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Published On: Mon, Jun 19th, 2017

Achilles and Patroclus: Brothers from Other Mothers or Passionate Paramours?

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A woman launched a thousand ships. Men traveled far to rescue her, though her motives and intentions were shrouded in haze. But when one warrior quit, it did not take a woman to bring him back to the battleground. It took the death of one very important, sexually ambiguous man to make the war worth fighting for once again.

The relationship between Achilles and Patroclus is one of consistent debate. Were these two warriors friends or lovers? Brothers from other mothers or passionate paramours? In translations of the Iliad, Homer’s language is ambiguous. Depending on the scholar, different Greek terms could be translated in numerous ways, therefore changing the innate meaning. And of course, Homer himself cannot be questioned. So readers are left to judge for themselves.

Achilles Displaying the Body of Hector at the Feet of Patroclus (1769) by Jean Joseph Taillason.

Achilles Displaying the Body of Hector at the Feet of Patroclus (1769) by Jean Joseph Taillason. ( Public Domain )

The Death that Launched a Thousand Warriors

Patroclus, a young comrade of Achilles, travels to Troy to help the Greeks win Helen back from the clutches of the Trojan Paris. Achilles is the strongest, more virile of men—the son of a nymph and a mortal man, Achilles was prophesized at birth to either die an unimportant old man, or to die a young hero. Achilles, knowing these paths, chose the latter and agreed to go to Troy under the Mycenaean king (and leader of the Greek army) Agamemnon. The pivotal point of the Iliad from Achilles’ perspective is the death of Patroclus, occurring after Achilles himself refused to fight the Trojans in the name of Agamemnon.

By this point, the war was in its tenth (and final year), and Achilles had been insulted when Agamemnon took one of Achilles’ war prizes, a concubine named Briseis. As Achilles refused to fight, his men (the Myrmidons) also refused. Thus, Patroclus, taking up his dear Achilles’ armor, led the Myrmidons into battle pretending to be Achilles.

He was swiftly slain by Hector, prince of Troy.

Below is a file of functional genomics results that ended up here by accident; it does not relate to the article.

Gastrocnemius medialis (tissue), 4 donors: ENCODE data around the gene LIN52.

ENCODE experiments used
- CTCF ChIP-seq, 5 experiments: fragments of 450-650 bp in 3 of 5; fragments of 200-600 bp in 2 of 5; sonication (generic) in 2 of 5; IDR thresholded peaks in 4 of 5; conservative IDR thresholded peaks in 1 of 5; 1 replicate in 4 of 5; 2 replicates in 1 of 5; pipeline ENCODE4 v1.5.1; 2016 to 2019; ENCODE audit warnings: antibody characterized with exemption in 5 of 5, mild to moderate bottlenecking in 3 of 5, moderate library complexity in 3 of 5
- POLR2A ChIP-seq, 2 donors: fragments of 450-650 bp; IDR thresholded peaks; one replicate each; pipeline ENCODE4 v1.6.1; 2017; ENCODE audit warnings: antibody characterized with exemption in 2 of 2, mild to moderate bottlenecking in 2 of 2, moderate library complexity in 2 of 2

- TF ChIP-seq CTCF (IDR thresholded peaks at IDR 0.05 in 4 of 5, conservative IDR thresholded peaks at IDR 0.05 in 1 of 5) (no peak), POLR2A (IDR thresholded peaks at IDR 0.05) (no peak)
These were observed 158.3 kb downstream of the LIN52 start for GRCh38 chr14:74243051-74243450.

Needless to say, Achilles immediately sought revenge.

Thetis Bringing Armor to Achilles (1806) by Benjamin West.

Thetis Bringing Armor to Achilles (1806) by Benjamin West. ( Public Domain )

Was the Relationship of Achilles and Patroclus an Example of Pederasty?

The varying views of the relationship between Achilles and Patroclus exist in so many forms for just as many reasons. Early archaeology took place in an era when homosexuality was frowned upon as sin, and the men following this lifestyle were insulted as women (as this was also an age when women were still considered “weak”). It also took many long years of intensive study into ancient Greek culture, religion, literature, language, and art for scholars to understand that the ancient Greek mindset worked differently from our own and thus could not be fathomed or imagined as an accurate interpretation of these materials. In this case, the long-misunderstood practice was pederasty, in which two men are, in fact, lovers.

Pederasty is a relationship between an older man and a younger man or teen. This relationship usually lasts a good many years, but it is not necessarily considered a relationship in the modern sense of the word. Pederasty was common in Ancient Greece, and most widely recorded by Athenian writers and playwrights. This is likely because the Athenians were the first Ancient Greek city state to incorporate the practice into society in a structural fashion.

Pederastic scene: erastes (lover) touching chin and genitals of the eromenos (beloved). Side A of an Attic black-figure neck-amphora, ca. 540 BC.

Pederastic scene: erastes (lover) touching chin and genitals of the eromenos (beloved). Side A of an Attic black-figure neck-amphora, ca. 540 BC. ( CC BY SA 3.0 )

The older man, called the erastes, would take a young male lover, called the eromenos, and teach this boy the ways of war, politics, and sex. While these men had intercourse with one another, it was more of an educational relationship. Just as they would practice swordplay or discuss the political agenda of the current day, so would they practice and discuss the ways of sexual pleasure. The Athenians believed that this kind of relationship–literally learning every aspect of the self from another proper Athenian–would create, in essence, a “breed” of perfect men.

Was this what the relationship between Achilles and Patroclus was? It is possible. It was not uncommon for males to have sexual relations with one another, and homosexuality was not a point of contention as it has been in the more recent past. It is entirely possible that Achilles started out as Patroclus’ teacher, and then became his boyfriend or lover.

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